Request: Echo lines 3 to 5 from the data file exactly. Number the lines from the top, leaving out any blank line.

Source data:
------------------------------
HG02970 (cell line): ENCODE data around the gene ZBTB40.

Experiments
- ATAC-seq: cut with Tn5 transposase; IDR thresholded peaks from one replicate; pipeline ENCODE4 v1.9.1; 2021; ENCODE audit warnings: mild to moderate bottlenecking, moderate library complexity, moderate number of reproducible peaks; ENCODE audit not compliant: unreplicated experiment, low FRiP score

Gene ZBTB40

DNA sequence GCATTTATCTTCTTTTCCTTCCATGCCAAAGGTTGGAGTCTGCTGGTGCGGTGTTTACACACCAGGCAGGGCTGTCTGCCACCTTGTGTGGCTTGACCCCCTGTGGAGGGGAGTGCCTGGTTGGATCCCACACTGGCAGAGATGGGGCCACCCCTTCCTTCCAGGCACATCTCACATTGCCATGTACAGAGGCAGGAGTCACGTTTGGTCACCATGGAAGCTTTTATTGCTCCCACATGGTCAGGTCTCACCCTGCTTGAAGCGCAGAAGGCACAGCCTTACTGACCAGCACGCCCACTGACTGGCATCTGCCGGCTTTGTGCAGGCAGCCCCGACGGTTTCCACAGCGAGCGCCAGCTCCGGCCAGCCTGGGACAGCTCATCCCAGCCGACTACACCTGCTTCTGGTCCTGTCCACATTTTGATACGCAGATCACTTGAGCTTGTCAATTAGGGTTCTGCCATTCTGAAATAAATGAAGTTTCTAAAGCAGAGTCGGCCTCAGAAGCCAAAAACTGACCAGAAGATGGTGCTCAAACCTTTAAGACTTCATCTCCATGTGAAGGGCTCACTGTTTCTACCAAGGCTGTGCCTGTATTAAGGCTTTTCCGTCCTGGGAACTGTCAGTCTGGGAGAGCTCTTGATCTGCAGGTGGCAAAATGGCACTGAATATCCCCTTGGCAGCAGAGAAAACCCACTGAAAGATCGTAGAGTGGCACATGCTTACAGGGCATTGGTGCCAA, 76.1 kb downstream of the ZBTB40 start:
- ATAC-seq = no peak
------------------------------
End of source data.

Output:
- ATAC-seq: cut with Tn5 transposase; IDR thresholded peaks from one replicate; pipeline ENCODE4 v1.9.1; 2021; ENCODE audit warnings: mild to moderate bottlenecking, moderate library complexity, moderate number of reproducible peaks; ENCODE audit not compliant: unreplicated experiment, low FRiP score

Gene ZBTB40

DNA sequence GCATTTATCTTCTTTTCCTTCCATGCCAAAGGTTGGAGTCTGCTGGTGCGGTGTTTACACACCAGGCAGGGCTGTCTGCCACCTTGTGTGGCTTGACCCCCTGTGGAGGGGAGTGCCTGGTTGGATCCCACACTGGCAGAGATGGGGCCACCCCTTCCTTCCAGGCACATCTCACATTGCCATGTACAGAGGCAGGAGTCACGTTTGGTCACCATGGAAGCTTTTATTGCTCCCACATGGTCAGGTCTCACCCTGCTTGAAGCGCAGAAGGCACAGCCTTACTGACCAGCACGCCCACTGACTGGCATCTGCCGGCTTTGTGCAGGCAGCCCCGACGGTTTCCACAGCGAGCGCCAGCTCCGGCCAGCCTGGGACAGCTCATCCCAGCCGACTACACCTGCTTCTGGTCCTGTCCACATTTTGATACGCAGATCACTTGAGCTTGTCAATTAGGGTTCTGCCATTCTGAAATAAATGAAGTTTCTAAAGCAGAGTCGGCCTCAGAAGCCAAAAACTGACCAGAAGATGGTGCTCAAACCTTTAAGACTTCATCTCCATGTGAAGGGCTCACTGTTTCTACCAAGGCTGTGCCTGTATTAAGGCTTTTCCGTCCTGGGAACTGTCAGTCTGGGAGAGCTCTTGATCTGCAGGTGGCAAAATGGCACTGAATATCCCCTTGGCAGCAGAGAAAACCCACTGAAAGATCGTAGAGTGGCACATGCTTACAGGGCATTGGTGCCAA, 76.1 kb downstream of the ZBTB40 start: